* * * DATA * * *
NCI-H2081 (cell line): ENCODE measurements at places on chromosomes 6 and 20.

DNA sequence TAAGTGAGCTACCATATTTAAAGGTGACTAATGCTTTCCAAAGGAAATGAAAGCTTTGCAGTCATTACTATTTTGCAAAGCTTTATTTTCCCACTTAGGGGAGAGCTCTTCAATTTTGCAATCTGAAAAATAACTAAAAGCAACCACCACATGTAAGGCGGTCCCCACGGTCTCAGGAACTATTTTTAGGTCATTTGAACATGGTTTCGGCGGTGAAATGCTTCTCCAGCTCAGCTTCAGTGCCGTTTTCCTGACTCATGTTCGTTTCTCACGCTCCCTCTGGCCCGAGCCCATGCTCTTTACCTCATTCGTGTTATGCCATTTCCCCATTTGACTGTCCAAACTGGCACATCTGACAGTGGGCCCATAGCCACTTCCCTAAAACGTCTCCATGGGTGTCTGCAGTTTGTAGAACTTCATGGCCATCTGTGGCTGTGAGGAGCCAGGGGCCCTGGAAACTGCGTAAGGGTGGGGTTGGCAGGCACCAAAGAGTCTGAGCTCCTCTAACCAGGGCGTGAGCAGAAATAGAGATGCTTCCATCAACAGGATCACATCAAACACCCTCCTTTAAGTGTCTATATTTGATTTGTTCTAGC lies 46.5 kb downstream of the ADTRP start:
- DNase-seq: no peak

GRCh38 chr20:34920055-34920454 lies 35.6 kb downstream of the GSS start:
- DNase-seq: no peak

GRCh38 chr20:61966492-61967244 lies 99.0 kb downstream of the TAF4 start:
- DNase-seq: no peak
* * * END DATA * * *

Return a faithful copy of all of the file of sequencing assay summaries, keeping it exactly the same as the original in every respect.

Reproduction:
NCI-H2081 (cell line): ENCODE measurements at places on chromosomes 6 and 20.

DNA sequence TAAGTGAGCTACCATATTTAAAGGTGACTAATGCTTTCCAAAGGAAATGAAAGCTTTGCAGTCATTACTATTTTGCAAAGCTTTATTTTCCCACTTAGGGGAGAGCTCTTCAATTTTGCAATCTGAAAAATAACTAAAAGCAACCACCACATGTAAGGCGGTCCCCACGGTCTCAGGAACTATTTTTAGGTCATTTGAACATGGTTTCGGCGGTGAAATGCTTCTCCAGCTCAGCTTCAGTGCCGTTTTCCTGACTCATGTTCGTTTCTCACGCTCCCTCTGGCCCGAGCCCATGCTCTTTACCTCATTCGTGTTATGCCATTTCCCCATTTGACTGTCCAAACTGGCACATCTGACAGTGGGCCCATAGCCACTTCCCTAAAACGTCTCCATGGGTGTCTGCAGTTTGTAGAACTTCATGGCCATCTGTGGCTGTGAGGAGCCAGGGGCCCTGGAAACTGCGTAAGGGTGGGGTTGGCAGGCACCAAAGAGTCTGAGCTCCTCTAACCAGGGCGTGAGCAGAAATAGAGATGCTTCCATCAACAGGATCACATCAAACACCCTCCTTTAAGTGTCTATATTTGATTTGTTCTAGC lies 46.5 kb downstream of the ADTRP start:
- DNase-seq: no peak

GRCh38 chr20:34920055-34920454 lies 35.6 kb downstream of the GSS start:
- DNase-seq: no peak

GRCh38 chr20:61966492-61967244 lies 99.0 kb downstream of the TAF4 start:
- DNase-seq: no peak